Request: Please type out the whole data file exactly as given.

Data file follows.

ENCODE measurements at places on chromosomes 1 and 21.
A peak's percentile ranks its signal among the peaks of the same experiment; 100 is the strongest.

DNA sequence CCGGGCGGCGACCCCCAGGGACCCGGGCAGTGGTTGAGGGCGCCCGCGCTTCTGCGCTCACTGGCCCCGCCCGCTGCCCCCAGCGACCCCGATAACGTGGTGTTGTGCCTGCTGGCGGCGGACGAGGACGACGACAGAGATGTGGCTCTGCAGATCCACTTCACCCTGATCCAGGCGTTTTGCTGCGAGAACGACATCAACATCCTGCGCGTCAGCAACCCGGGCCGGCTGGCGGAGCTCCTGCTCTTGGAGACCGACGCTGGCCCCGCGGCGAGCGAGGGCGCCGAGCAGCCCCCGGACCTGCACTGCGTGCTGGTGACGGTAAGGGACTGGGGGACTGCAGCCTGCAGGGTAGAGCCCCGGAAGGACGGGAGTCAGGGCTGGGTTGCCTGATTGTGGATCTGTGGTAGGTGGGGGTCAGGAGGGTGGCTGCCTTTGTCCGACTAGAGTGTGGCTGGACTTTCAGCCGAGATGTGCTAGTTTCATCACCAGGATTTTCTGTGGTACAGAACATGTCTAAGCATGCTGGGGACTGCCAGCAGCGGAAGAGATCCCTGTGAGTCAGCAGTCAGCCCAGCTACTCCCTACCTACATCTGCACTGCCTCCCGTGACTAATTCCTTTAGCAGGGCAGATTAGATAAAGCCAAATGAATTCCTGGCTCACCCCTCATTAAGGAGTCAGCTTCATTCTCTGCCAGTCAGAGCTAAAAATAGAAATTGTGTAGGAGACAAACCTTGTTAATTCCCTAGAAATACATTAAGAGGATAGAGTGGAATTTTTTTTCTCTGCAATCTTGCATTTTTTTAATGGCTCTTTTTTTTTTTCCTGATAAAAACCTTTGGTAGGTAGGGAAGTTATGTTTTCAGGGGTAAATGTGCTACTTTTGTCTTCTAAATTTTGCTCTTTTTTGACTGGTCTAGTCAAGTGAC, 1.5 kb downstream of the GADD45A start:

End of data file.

ENCODE measurements at places on chromosomes 1 and 21.
A peak's percentile ranks its signal among the peaks of the same experiment; 100 is the strongest.

DNA sequence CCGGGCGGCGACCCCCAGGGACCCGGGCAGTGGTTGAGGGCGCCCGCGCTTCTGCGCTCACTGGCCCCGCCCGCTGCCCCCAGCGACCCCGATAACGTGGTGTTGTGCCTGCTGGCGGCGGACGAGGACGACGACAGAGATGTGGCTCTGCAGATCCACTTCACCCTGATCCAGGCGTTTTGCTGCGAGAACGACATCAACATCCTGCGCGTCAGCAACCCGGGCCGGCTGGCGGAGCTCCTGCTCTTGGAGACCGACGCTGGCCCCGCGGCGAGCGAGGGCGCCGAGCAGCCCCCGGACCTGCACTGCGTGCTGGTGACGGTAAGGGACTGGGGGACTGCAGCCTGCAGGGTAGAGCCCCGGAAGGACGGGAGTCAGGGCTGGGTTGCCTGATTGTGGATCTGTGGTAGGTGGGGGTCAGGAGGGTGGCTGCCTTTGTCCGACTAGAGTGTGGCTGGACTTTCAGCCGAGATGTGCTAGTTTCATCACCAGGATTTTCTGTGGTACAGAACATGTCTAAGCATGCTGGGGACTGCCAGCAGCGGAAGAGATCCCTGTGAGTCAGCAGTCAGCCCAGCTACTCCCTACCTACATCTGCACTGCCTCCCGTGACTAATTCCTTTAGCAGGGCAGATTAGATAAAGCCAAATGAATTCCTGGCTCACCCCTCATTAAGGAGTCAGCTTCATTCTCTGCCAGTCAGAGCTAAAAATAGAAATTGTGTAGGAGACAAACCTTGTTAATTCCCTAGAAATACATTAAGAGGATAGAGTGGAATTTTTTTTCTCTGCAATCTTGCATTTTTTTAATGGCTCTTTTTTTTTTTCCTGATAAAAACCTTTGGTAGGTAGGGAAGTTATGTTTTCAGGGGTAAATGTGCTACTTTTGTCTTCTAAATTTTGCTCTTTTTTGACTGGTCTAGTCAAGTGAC, 1.5 kb downstream of the GADD45A start: